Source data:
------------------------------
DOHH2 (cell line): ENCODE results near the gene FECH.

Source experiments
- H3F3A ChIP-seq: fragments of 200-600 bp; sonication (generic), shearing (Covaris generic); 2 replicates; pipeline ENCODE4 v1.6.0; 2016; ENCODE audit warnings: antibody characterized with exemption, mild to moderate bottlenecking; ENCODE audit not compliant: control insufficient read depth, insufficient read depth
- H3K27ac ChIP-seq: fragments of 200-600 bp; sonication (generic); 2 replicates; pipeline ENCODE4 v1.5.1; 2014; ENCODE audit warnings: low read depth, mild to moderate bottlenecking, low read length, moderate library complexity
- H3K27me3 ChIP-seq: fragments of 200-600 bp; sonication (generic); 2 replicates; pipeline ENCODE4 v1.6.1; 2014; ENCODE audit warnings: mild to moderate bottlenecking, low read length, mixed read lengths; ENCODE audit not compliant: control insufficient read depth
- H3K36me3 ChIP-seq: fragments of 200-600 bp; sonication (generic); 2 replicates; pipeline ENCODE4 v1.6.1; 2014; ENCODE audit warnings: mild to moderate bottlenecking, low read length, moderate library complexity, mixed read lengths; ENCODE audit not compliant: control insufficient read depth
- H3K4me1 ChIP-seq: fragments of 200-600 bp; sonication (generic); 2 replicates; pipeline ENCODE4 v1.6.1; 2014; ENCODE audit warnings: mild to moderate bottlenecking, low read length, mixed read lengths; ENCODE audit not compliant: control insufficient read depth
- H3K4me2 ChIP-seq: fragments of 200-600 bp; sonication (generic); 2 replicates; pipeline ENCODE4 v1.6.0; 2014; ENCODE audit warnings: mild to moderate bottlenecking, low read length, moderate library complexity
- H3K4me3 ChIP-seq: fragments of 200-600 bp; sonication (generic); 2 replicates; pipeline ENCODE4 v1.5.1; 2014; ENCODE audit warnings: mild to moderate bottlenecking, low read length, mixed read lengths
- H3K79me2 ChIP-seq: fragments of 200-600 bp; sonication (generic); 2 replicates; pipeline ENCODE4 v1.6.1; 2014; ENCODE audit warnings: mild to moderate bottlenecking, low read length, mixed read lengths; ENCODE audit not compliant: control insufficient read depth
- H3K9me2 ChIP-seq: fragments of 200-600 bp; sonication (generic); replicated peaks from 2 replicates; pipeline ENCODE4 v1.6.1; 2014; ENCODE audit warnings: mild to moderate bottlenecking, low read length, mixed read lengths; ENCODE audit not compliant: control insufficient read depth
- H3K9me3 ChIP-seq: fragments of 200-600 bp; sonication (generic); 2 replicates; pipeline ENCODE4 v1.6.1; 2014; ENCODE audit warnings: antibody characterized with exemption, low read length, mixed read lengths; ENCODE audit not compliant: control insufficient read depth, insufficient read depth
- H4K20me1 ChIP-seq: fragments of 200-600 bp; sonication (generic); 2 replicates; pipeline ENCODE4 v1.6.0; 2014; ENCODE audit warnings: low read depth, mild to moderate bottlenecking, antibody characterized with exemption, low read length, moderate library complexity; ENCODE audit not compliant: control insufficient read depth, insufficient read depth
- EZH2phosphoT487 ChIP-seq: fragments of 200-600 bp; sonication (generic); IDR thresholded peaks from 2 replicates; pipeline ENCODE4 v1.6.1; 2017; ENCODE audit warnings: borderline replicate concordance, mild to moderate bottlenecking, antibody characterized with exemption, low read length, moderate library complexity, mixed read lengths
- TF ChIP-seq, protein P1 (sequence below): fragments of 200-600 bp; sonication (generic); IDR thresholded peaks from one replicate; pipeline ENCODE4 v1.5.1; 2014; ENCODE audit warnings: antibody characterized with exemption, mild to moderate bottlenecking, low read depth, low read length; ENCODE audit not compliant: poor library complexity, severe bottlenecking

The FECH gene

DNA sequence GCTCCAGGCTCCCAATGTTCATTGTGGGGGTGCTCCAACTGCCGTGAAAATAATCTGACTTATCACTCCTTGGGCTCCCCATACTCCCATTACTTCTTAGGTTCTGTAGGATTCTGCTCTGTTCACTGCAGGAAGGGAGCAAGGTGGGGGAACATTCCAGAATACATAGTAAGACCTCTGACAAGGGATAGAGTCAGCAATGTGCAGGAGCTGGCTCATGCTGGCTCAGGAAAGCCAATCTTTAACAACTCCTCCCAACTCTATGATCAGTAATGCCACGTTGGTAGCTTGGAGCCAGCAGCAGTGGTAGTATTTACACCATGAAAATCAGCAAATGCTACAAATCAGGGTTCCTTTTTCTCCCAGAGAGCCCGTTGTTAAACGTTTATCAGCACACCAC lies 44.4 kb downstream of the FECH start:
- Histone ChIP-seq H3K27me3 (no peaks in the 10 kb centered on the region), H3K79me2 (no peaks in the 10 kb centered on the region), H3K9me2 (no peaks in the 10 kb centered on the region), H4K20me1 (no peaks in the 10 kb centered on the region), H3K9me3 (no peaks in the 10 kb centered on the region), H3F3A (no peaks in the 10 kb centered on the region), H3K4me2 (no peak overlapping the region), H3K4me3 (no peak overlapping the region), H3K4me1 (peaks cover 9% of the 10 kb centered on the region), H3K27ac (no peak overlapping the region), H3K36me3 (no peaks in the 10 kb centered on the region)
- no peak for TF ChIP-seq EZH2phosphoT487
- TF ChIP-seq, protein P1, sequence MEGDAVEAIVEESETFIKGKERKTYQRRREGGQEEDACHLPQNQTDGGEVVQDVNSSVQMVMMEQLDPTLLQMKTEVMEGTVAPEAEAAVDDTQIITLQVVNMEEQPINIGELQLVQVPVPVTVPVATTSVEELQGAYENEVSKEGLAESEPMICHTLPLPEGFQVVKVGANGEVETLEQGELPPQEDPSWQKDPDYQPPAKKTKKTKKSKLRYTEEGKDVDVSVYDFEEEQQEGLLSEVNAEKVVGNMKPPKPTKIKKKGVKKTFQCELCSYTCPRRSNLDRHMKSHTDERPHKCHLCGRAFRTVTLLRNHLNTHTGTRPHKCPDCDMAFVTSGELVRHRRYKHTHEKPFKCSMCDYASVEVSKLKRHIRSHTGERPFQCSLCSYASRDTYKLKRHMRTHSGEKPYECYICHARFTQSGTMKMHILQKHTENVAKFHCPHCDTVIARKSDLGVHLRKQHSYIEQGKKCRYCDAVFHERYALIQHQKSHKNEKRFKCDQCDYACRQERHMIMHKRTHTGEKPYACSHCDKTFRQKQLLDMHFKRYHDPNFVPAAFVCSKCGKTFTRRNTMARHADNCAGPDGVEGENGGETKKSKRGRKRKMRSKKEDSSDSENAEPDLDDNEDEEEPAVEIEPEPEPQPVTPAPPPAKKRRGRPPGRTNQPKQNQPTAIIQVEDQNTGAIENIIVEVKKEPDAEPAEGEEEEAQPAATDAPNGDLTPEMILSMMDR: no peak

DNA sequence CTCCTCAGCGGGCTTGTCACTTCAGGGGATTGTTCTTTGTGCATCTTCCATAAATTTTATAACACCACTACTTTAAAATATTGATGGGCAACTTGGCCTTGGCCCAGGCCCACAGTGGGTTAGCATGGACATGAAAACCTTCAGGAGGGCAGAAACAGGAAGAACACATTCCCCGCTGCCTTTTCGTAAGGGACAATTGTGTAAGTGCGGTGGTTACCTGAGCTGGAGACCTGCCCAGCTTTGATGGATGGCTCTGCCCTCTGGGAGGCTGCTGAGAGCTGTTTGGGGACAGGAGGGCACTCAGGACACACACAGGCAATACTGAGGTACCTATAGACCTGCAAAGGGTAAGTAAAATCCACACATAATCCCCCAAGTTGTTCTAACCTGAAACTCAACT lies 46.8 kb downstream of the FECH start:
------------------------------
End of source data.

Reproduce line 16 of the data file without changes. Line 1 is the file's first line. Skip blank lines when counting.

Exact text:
The FECH gene